March winds can whip up the waters in a large lake like Guntersville, making boating dangerous. Many anglers try to avoid the wind by seeking refuge in coves. Nobody likes to fish in a howling gale, but a good breeze can actually help anglers put more fish in the boat.
“I love fishing in the wind,” says Kevin VanDam, a four-time Bassmaster Classic champion. “I love rough conditions because often those conditions activate the fish, but I’m smart enough to know that when the wind blows a spot out or muddies the water, I’m just wasting my time.”
As the champ explained, strong winds can temporarily ruin a fishing hole and make conditions physically unpleasant or even dangerous for an angler, particularly on a cold spring day. Brutal breezes blow lures in crazy directions, greatly reducing casting accuracy. Strong winds also make holding a boat in position tough.
“Wind affects fishermen much more than it affects fish,” says Peter Thliveros, a professional bass angler. “Extreme wind makes traveling difficult and limits where people can fish. It also limits the time that people can fish because it’s more difficult to get to places. Wind also makes boat control critical. If anglers can position their boats into the wind and fish against the wind, they can make more precise casts and cover structure properly.”
On the plus side, winds can create or change currents, positioning fish. Along the Alabama coast, stiff winds might even overcome tides. In windy conditions, pay particular attention to points, fallen trees, rocks or other objects that create small eddies where bass can ambush baitfish. Bass frequently hide in such slack water behind obstructions, but face into the flow looking for the currents to deliver breakfast to them. Since fish look into the wind to find food, always run any bait downwind.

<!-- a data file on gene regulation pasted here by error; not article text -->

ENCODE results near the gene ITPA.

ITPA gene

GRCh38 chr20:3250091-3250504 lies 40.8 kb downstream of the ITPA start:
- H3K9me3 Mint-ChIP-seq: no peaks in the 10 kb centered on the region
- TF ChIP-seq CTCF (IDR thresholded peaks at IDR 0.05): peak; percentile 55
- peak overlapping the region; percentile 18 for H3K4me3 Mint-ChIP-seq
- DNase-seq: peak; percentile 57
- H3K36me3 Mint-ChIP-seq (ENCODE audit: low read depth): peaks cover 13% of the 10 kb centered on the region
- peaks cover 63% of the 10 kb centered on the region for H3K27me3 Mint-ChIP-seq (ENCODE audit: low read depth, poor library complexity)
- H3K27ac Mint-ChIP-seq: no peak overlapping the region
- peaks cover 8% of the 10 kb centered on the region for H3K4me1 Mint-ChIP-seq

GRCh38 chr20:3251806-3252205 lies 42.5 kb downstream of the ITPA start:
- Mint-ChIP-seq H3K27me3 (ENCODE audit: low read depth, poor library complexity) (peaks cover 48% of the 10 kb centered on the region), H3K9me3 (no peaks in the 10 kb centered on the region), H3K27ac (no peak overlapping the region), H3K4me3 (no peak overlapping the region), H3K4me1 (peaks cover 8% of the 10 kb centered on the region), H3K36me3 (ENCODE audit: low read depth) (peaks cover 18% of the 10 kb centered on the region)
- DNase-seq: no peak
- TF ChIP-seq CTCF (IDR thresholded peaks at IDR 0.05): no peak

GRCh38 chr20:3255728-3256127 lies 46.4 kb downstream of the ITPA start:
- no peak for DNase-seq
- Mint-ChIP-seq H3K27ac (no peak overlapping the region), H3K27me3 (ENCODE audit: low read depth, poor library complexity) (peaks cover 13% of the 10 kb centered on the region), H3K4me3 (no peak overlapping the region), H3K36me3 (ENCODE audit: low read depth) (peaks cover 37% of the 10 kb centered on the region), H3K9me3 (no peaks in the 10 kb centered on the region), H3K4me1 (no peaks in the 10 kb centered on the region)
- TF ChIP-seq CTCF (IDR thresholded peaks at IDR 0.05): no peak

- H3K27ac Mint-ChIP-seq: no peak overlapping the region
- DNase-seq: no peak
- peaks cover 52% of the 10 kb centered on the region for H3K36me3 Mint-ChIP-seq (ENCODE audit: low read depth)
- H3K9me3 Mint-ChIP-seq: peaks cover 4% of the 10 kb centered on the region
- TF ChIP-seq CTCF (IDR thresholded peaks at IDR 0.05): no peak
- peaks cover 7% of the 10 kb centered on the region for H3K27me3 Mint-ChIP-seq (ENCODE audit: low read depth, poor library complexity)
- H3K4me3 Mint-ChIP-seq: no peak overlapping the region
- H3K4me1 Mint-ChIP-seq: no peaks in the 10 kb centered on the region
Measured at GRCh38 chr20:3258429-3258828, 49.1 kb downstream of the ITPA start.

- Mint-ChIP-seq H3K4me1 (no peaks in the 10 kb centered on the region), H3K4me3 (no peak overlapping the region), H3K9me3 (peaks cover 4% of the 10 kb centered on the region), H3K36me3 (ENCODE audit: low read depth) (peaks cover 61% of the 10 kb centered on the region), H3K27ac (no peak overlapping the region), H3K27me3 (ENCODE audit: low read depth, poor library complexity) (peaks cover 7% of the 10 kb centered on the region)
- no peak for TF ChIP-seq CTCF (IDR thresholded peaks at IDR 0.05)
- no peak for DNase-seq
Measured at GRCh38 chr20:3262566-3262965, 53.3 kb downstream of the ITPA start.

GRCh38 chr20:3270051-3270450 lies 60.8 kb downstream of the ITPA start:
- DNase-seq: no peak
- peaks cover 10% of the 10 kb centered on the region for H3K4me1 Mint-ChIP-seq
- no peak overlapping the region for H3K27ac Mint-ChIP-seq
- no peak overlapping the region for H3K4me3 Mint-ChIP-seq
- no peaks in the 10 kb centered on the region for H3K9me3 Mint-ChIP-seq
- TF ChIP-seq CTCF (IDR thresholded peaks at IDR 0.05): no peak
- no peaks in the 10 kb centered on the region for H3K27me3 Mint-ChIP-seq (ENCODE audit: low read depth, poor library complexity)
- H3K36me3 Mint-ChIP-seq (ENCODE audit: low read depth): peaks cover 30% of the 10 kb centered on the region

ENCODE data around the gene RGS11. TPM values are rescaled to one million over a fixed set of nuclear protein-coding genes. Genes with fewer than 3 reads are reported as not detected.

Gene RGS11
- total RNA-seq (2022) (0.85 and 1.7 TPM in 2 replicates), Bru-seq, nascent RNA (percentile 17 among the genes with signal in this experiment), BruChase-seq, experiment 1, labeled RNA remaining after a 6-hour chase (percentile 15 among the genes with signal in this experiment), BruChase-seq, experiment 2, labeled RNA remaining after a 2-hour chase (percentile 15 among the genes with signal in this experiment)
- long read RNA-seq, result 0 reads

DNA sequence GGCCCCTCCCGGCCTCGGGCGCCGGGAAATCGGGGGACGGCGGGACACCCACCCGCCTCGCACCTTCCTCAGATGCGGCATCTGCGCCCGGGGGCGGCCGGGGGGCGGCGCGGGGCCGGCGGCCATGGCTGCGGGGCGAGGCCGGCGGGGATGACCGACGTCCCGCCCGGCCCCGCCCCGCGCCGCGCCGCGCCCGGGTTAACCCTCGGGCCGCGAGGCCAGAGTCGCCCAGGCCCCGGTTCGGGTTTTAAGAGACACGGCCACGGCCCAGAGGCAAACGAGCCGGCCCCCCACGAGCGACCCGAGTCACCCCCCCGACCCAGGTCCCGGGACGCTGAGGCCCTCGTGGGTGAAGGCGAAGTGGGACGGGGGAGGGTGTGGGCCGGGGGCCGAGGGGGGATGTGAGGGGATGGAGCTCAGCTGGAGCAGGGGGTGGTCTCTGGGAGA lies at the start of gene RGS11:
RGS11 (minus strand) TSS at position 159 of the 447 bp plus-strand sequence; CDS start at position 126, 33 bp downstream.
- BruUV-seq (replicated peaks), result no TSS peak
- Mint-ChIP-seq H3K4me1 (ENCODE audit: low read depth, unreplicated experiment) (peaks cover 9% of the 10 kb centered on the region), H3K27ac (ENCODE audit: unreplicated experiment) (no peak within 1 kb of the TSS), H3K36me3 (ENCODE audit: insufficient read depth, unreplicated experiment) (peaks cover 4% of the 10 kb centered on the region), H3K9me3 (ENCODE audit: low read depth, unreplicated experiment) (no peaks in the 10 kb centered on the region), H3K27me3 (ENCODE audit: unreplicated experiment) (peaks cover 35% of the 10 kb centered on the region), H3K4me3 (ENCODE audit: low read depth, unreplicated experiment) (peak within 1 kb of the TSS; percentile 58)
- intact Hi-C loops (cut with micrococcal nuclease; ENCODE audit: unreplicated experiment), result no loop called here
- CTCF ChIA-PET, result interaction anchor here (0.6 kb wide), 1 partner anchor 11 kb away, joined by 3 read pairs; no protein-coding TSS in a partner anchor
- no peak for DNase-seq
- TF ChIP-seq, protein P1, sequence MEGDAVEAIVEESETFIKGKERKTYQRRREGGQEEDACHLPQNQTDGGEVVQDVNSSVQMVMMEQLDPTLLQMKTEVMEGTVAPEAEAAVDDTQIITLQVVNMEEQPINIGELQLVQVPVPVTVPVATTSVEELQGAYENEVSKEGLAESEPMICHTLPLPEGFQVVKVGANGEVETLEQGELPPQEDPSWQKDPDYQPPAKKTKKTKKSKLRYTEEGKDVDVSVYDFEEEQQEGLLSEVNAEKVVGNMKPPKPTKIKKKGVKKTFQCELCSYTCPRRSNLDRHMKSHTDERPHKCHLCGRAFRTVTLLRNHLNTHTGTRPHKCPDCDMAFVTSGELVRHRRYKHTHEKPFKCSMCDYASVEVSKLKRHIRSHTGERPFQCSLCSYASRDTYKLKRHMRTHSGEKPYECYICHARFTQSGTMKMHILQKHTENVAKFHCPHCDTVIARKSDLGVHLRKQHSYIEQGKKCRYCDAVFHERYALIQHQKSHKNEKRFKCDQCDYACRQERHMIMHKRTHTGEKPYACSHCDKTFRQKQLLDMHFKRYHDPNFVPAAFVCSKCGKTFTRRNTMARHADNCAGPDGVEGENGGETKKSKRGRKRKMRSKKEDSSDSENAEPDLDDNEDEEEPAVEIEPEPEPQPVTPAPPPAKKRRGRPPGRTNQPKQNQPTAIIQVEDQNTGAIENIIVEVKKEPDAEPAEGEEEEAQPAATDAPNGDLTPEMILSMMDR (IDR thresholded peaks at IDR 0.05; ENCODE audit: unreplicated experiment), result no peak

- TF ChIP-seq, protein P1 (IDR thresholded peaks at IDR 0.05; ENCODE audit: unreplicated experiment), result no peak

“Frequently, the wind shows how fish position themselves on a point,” says James Niggemeyer, a professional bass angler. “Sometimes, the wind runs up against the riprap or a stretch of bank with baitfish on it. The wind stirs things up and moves the water column.”
While bass regularly face upstream looking for food, they do not necessarily face into the wind blowing across the surface. Water crashing against a shoreline “mushrooms” like a bullet. Along a windy shoreline, the current may actually move in the opposite direction for a short distance. Bass hang just over drop-off edges facing toward the shoreline, waiting to ambush whatever ventures too close.
“I always want to cast into the wind unless the wind is blowing so hard that I can’t cast,” says Alton Jones, a former Bassmaster Classic champion. “When fishing riprap banks, I put the boat about a foot from the rocks and make long casts parallel to the bank.”
Breezes also push plankton against shorelines. Small fish eat plankton. Bass eat smaller fish. In addition, waves help oxygenate the water, giving fish an energy boost. Where bass find abundant food and oxygen, anglers can find bass.
“Often, fish bite better with a little wind blowing, especially when the water temperature gets up there,” says Mark Davis, a former Bassmaster Classic champion. “Wind can move bait around and create activity. Wind can stir up crawfish and get them moving. I like to fish along rocky shorelines on a windy day when fish are not as spooky.”
On a calm, sunny day, almost any noise might spook a bass, but waves can help hide anglers from fish. The natural roar of waves crashing against a shoreline masks people sounds. Bass act more aggressively when they don’t sense danger.
Also, fish can easily see shadows or outlines in calm conditions, but with a good breeze churning the surface, fish only see distorted images, if anything.
When wind makes a lake surface too rough to fish, head for shelter, but a good breeze could mean a great day on the water.
John N. Felsher lives in Semmes, Ala. Contact him through Facebook.